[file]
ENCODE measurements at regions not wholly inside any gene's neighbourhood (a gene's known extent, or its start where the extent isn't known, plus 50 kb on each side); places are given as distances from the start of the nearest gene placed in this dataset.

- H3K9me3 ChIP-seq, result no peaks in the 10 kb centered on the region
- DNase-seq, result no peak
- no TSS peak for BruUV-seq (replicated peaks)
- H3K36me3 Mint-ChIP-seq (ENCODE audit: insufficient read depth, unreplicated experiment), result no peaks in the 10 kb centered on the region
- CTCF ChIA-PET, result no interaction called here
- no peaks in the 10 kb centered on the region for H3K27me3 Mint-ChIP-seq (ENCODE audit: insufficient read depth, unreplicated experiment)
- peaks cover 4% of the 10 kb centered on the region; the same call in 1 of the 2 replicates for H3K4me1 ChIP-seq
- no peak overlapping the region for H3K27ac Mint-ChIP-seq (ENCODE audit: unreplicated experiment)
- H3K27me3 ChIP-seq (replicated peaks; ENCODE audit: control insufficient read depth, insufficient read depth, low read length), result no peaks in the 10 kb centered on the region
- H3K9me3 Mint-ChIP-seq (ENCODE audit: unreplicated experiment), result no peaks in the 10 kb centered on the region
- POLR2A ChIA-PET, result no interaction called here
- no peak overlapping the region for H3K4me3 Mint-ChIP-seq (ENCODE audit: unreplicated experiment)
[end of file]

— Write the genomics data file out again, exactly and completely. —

ENCODE measurements at regions not wholly inside any gene's neighbourhood (a gene's known extent, or its start where the extent isn't known, plus 50 kb on each side); places are given as distances from the start of the nearest gene placed in this dataset.

- H3K9me3 ChIP-seq, result no peaks in the 10 kb centered on the region
- DNase-seq, result no peak
- no TSS peak for BruUV-seq (replicated peaks)
- H3K36me3 Mint-ChIP-seq (ENCODE audit: insufficient read depth, unreplicated experiment), result no peaks in the 10 kb centered on the region
- CTCF ChIA-PET, result no interaction called here
- no peaks in the 10 kb centered on the region for H3K27me3 Mint-ChIP-seq (ENCODE audit: insufficient read depth, unreplicated experiment)
- peaks cover 4% of the 10 kb centered on the region; the same call in 1 of the 2 replicates for H3K4me1 ChIP-seq
- no peak overlapping the region for H3K27ac Mint-ChIP-seq (ENCODE audit: unreplicated experiment)
- H3K27me3 ChIP-seq (replicated peaks; ENCODE audit: control insufficient read depth, insufficient read depth, low read length), result no peaks in the 10 kb centered on the region
- H3K9me3 Mint-ChIP-seq (ENCODE audit: unreplicated experiment), result no peaks in the 10 kb centered on the region
- POLR2A ChIA-PET, result no interaction called here
- no peak overlapping the region for H3K4me3 Mint-ChIP-seq (ENCODE audit: unreplicated experiment)